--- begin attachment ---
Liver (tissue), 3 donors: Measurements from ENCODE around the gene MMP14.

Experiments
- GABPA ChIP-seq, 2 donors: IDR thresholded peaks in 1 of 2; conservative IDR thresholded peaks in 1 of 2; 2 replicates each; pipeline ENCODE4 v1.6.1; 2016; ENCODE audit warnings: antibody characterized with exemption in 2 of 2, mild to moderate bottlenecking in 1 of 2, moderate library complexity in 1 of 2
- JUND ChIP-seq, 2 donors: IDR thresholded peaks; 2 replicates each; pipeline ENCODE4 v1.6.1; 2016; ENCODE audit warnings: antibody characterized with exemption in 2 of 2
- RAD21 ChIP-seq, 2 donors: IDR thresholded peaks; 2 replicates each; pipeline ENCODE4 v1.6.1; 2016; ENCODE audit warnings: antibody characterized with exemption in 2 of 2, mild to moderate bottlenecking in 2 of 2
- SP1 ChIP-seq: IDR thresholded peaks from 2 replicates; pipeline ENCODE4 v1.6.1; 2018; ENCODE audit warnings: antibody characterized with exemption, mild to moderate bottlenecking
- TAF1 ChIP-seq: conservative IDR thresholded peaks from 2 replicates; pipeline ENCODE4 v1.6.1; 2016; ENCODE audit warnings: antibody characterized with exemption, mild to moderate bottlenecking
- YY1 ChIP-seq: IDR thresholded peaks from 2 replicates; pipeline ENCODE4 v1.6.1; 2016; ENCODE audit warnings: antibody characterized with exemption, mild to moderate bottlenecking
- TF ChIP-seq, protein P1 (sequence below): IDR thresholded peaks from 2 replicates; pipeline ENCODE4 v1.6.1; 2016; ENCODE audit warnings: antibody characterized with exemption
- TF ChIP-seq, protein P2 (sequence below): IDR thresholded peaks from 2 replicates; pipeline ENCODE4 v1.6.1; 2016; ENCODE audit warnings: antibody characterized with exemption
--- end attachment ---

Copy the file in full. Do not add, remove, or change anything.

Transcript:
Liver (tissue), 3 donors: Measurements from ENCODE around the gene MMP14.

Experiments
- GABPA ChIP-seq, 2 donors: IDR thresholded peaks in 1 of 2; conservative IDR thresholded peaks in 1 of 2; 2 replicates each; pipeline ENCODE4 v1.6.1; 2016; ENCODE audit warnings: antibody characterized with exemption in 2 of 2, mild to moderate bottlenecking in 1 of 2, moderate library complexity in 1 of 2
- JUND ChIP-seq, 2 donors: IDR thresholded peaks; 2 replicates each; pipeline ENCODE4 v1.6.1; 2016; ENCODE audit warnings: antibody characterized with exemption in 2 of 2
- RAD21 ChIP-seq, 2 donors: IDR thresholded peaks; 2 replicates each; pipeline ENCODE4 v1.6.1; 2016; ENCODE audit warnings: antibody characterized with exemption in 2 of 2, mild to moderate bottlenecking in 2 of 2
- SP1 ChIP-seq: IDR thresholded peaks from 2 replicates; pipeline ENCODE4 v1.6.1; 2018; ENCODE audit warnings: antibody characterized with exemption, mild to moderate bottlenecking
- TAF1 ChIP-seq: conservative IDR thresholded peaks from 2 replicates; pipeline ENCODE4 v1.6.1; 2016; ENCODE audit warnings: antibody characterized with exemption, mild to moderate bottlenecking
- YY1 ChIP-seq: IDR thresholded peaks from 2 replicates; pipeline ENCODE4 v1.6.1; 2016; ENCODE audit warnings: antibody characterized with exemption, mild to moderate bottlenecking
- TF ChIP-seq, protein P1 (sequence below): IDR thresholded peaks from 2 replicates; pipeline ENCODE4 v1.6.1; 2016; ENCODE audit warnings: antibody characterized with exemption
- TF ChIP-seq, protein P2 (sequence below): IDR thresholded peaks from 2 replicates; pipeline ENCODE4 v1.6.1; 2016; ENCODE audit warnings: antibody characterized with exemption